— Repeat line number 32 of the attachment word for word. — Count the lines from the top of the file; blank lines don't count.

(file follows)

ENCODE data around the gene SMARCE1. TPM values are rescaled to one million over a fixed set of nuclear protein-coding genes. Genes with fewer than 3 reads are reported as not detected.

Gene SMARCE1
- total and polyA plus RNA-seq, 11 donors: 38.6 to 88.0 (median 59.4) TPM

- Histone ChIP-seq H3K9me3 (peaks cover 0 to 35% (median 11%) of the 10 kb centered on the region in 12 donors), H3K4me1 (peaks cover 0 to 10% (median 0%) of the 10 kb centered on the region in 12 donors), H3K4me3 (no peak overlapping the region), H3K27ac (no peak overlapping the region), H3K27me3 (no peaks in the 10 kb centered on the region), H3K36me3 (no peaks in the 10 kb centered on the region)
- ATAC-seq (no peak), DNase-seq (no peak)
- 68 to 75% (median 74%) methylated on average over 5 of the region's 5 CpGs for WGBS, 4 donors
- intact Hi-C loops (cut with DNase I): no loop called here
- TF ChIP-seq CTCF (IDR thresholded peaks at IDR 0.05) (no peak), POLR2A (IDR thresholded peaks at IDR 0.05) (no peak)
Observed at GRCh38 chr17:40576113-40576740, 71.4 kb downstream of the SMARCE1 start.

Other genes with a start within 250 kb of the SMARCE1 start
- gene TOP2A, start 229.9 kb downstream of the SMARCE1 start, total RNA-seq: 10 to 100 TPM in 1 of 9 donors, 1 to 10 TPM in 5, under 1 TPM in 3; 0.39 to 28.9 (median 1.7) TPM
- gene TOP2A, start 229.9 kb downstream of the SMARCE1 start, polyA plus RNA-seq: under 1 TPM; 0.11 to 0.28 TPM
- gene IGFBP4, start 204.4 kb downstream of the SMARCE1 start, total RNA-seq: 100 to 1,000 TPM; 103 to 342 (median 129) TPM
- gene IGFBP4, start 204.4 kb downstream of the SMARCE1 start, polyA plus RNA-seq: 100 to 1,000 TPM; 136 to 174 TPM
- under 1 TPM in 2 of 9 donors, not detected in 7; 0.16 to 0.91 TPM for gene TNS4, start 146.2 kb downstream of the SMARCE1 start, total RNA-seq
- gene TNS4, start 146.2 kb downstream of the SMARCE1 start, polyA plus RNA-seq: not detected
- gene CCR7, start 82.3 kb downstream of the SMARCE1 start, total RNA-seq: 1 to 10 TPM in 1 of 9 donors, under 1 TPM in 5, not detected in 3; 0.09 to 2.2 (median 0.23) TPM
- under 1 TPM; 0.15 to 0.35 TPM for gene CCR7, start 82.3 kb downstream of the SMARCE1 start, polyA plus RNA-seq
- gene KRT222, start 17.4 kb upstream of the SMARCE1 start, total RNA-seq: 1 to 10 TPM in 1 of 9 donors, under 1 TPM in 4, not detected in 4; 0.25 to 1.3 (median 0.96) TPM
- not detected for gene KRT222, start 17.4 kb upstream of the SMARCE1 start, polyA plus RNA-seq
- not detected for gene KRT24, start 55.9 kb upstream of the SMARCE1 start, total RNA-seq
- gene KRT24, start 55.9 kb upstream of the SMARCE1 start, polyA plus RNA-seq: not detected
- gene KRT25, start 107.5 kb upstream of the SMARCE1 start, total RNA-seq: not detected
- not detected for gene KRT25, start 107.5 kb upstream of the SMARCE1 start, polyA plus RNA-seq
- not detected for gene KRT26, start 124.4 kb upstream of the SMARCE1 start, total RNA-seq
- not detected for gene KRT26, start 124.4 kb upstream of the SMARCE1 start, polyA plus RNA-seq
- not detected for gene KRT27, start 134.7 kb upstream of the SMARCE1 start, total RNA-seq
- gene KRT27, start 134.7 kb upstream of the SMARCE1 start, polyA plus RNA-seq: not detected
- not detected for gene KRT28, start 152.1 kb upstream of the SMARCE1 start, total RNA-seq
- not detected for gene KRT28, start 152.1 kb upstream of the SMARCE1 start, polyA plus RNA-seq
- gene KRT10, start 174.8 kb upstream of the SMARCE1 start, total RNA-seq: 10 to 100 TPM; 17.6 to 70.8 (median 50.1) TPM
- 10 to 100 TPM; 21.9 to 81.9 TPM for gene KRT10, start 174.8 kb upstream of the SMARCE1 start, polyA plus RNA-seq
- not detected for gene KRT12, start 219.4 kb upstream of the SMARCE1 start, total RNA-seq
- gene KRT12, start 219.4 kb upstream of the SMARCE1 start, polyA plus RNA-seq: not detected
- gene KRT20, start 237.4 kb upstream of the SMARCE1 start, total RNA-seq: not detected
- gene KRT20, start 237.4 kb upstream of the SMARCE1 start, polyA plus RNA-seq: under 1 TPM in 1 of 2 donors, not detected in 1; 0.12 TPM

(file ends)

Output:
- 10 to 100 TPM; 21.9 to 81.9 TPM for gene KRT10, start 174.8 kb upstream of the SMARCE1 start, polyA plus RNA-seq